Acronyms, Labels and People
Following on from a comment on one of our Facebook threads we decided to throw out to the Facebook world what they thought about the term LAC (Looked After Child) and the issue of labelling children in care. We were met with a sizeable response which included many opinions and views from several different positions and many valid points.
Jenny Molloy (Author of Hackney Child and Tainted Love) does not like to think of herself as a previous LAC, neither does Keith Clarks’ current ‘foster’ daughter who doesn’t like the acronym or even the term ‘foster child’. Julie Henley-Wilkinson (previous advocate for children) feels acronyms in themselves de-personalise the individual and are non-person centred.
On the other side, Sally Holmes considered that we should see it for what it is, an acronym. Not something that is meant personally but simply as a term used to speed up communication. Colin Perry suggests it is all about circumstances. He believes that children shouldn’t be referred to as an abbreviation but in a written report it may simply save time.
The reality is that there is no simple answer and as in much of life, context can mean everything. It seems that categorisation and labelling has been and will continue to be a part of our descriptive language. A person working as a teaching assistant is a TA, a person protecting society from crime is a Police Officer or PO , a social worker is a SW. Even if we ignore acronyms, labels still exist. A child going to school is a Pupil, a person requiring medical treatment is a Patient. Falling into categories either temporarily or long term is unavoidable. We are unlikely to be one of a kind and in the things that we do we will be referred to as part of a group. It turns out I’m a ‘blogger’. I wasn’t two years ago!
If we accept that to be labelled is to be part of an intricate society of different groups then perhaps next we need to consider meaning. Sometimes it is unfair to label, sometimes labelling is incorrect, and sometimes labelling is unrepresentative of the group the label is trying to represent. Do you or do you not fall into that label? Yesterday morning I was a sportsman, today I am a blogger (or frustrated journalist and writer). Those labels fit and are fair. However if I forget to put the washing away I would not like to be called a ‘Typical Man’ because I think I am far from that, albeit my perceptive ability when it comes to taking washing up the stairs is undoubtedly poor. Most young people wearing hoods would not like to be called a ‘hoodie’ because ‘hoodie’ is a representative of negative behaviour and actions. Basically, in our lives the labels we are given are either fair or unfair.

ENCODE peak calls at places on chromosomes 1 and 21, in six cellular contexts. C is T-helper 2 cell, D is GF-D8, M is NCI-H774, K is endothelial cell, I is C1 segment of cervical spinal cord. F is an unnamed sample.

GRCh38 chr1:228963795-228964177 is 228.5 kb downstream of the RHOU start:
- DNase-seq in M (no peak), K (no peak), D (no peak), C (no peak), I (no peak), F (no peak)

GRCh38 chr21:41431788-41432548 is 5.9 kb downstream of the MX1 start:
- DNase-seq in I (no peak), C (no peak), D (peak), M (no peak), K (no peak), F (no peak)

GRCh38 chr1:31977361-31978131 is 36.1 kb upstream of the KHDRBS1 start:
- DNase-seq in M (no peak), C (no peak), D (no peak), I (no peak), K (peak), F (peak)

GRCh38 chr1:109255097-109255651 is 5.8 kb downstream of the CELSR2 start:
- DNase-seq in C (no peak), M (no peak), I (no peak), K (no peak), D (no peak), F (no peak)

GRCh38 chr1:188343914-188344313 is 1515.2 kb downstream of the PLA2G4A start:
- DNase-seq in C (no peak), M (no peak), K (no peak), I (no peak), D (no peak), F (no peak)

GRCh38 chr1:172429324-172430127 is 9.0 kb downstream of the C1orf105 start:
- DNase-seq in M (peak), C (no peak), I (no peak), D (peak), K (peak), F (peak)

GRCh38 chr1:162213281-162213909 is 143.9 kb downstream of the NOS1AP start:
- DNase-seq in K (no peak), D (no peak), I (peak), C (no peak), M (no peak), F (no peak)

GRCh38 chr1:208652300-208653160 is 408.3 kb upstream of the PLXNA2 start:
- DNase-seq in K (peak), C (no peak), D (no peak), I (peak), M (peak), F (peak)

The thing with children in care is that they have already been separated from a place many of them may have wanted or at least longed to stay. They have been identified and often without their choosing added to a demographic of children for whom they would never have wanted to be in association with in the first place. It is not necessarily that being a child in care under that label is a bad thing for them, but often as a society looking in, there is a stigma, a grouping, a feeling amongst many that they are one of the same, with the same limitations, with the same dysfunctional family. What children in care wish for like nothing else is to be and feel normal.
The complaints levelled against large organisations such as social services or the NHS for that matter, is that they often treat people like commodities, as a number, simply a ‘one of many’. When you feel valued by a system in such an objective an inhuman way it does not feel right. When you are treated by a system in a detached and inhuman way it is even worse. Too often children feel like the system does not recognise them as individuals, does not hear them when they talk and does not consider them when decisions are made. Too many reports I read talk of an objective child, of a ‘LAC’ of a ‘placement’. Consider a report that states; ….”the issue with the current LAC is that he does not wish to engage with the educational plan on offer…” As opposed to …”the issue with Tom is that he does not wish to engage with the educational plan on offer to him…..”.
When children are named, recognised, personalised, real, it is easier to care, to understand and to empathise. What individuals of any need group will rightly be concerned about is that if the system already treats them as simply ‘one of a group’, then representative terminology used by professionals can be even more unhelpful. Such labels can be both a smack in the face to the ‘group’ and a subtle re-enforcement to those professionals that they are simply working with a group dynamic, and in so doing, perhaps, missing the child within it.